Breastfeeding is one of the most precious ways to enjoy being close to your baby. There's no greater feeling as a mom than knowing you are helping your baby grow and become healthy with your milk. It's a gift that lasts a lifetime!
All babies are born with the drive to breastfeed, but they need to practice to develop the skill. As a new mother, you may feel like you need practice, too. Frequent feedings at the breast in the first days after birth help mothers and babies work together to get it right!
How to breastfeed
Babies were born to breastfeed. It’s not hard to get off to a good start when you follow some simple steps.
It’s easier for baby to latch when you lie back semi-reclined. Hold your baby with his body fully against your body. This triggers special sucking and feeding instincts.
How to Latch the Baby
Ask your nurse to help you hold your baby so his head and body are in a straight line. Your baby should not have to turn his head to reach your breast. Baby’s nose should point toward your nipple. Wait until your baby opens his mouth wide before bringing him in close to latch. His chin will be against your breast and his lips will flare out like “fish lips.” You might also hear your baby swallow your milk.
Signs of a Good Latch
If baby is latched well it will not hurt or pinch, so go by how it feels. Your breasts may feel a little tender at first. This is normal. If you feel pain, ask your nurse for help!
Get Help If You Aren’t Sure
It is normal to need some help to latch your baby right at first. Ask your nurse for help. If things do not get better, ask to see a lactation expert.
Be Her Eyes!
It can be very hard for a new mom to easily see how her baby is latched. That’s where your support is crucial! While mom and baby are learning how to breastfeed in the early days, you can watch to see if baby is latched well.
Watch for a Good Latch
When mom nurses the baby, look to see that the baby’s chin is against her breast. Most of the dark area under her nipple should be in the baby’s mouth. Baby’s lips should be flared out like fish lips. If baby is latched well, she will swallow and be content.
If mom says breastfeeding hurts, remind her to break the suction and try again until it feels better. Letting the baby nurse when it hurts will only make things worse. Ask your nurse for help.
You can enjoy breastfeeding even when…
You can breastfeed your baby no matter how you gave birth. If your incision is sore in the first few days, try holding your baby in the “clutch” hold. You can also lay your baby across your chest sideways so his knees and feet do not push against your belly.
If you want to breastfeed and use bottles later, try to start out just breastfeeding at first. Your baby will need around 3 or 4 weeks to learn how to breastfeed the right way. If you give bottles too soon she may prefer the faster flow of milk from a bottle and get frustrated at your breast.
When a baby cries it can be hard for him to focus on latching. Don’t try to force the baby to latch. Instead, calm the baby first. Hold him skin-to-skin. Sway him gently. Talk softly. Ask your champion to help you calm the baby. Once he is calm, he will be able to latch more easily.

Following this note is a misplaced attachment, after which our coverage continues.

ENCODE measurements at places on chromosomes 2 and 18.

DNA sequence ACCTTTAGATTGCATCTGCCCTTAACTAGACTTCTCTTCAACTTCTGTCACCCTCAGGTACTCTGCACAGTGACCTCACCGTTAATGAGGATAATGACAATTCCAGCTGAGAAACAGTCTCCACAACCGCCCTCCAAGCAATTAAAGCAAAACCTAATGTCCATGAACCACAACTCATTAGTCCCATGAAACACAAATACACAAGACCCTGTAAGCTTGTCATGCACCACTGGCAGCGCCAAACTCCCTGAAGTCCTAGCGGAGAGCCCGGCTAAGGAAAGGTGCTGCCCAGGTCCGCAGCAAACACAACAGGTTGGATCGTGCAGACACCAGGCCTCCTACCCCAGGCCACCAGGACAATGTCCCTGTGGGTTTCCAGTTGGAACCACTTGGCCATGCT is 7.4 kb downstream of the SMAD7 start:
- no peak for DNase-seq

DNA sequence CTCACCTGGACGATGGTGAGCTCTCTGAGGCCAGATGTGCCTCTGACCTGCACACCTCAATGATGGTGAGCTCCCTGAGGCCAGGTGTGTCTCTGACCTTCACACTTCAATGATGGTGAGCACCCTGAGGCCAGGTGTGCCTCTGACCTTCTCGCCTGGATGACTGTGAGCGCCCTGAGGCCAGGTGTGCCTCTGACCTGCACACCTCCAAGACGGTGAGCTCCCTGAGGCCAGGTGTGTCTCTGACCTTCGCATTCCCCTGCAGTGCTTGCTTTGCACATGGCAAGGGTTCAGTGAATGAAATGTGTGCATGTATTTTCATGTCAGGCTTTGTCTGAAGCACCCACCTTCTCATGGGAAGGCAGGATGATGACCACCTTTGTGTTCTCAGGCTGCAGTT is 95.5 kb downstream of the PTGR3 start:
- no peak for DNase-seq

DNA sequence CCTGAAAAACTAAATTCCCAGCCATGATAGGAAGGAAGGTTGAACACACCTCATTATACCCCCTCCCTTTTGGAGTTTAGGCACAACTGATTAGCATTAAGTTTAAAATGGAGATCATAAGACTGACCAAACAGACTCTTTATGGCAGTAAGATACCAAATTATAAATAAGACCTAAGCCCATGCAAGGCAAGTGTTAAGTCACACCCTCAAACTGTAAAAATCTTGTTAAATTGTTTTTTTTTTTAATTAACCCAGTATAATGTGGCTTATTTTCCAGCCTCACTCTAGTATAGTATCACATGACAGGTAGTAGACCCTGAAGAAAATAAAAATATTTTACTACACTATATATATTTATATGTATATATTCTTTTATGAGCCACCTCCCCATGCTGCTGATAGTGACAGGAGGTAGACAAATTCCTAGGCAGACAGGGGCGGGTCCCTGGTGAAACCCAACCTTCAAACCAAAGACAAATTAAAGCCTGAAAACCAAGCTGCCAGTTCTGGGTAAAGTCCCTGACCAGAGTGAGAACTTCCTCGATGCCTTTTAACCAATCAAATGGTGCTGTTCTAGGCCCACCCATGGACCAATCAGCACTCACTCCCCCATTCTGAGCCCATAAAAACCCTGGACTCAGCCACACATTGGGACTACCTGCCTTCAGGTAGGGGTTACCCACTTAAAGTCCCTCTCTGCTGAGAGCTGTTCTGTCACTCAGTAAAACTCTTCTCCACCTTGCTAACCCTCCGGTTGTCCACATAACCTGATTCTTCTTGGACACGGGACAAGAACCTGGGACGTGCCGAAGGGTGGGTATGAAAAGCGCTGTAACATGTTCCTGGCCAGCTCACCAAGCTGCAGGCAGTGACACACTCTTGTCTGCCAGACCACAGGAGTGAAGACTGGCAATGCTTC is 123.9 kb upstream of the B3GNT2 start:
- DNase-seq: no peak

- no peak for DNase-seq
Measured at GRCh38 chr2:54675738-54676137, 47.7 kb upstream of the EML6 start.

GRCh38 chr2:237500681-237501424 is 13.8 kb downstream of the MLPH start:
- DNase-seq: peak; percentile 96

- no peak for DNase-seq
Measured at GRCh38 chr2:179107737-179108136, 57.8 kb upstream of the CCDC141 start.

Newborns often sleep a lot in the hospital, especially if you had medications during labor. If the baby does not wake to feed on her own after about 3 hours, go ahead and wake her. Your milk is digested after an hour and a half or so, and she needs your milk to grow. Watch for baby’s active sleep phase when her eyes flutter or she moves her mouth. Hold her skin-to-skin. Change her diaper. Talk to her, or gently try to wake her.
It’s natural to feel a little shy about exposing your breasts in front of other people. Speak up about what you want. You can ask your champion to help you get the privacy you need. Once you and baby get used to nursing, you may feel better about feeding in front of others.
Frequently Asked Questions
Both you and your baby will learn how to breastfeed together. It may take a little time! If baby will not latch easily, try holding him on your chest skin-to-skin and lie back a little. Most babies will latch on their own when they are on mom’s chest skin-to-skin. If baby still has trouble figuring it out, ask your nurse to help you.
A new baby needs to eat often to gain weight and grow. Watch for baby’s cues she is ready to eat. When she sucks on her hands or shows other signs she is hungry, offer the breast. Offer the breast at least 8 to 12 times every 24 hours.
New babies often take a while to nurse at first. As they get a little older they get better at getting the milk. Rather than timing your baby’s feeds, watch your baby instead. When he gets sleepy, gently compress or squeeze your breast to make the milk flow a little faster. Once he falls off the breast on his own, he is through with that side. Change your baby’s diaper or wake him gently and offer the other breast.
Some moms say their breasts are a little tender at first. But pain is a sign that something is wrong. If you feel pain or pinching, it may be a sign that your baby is not latched well. Ask for help!
And there you have it
Women have been breastfeeding since the beginning of time! You have everything you need to do it, too.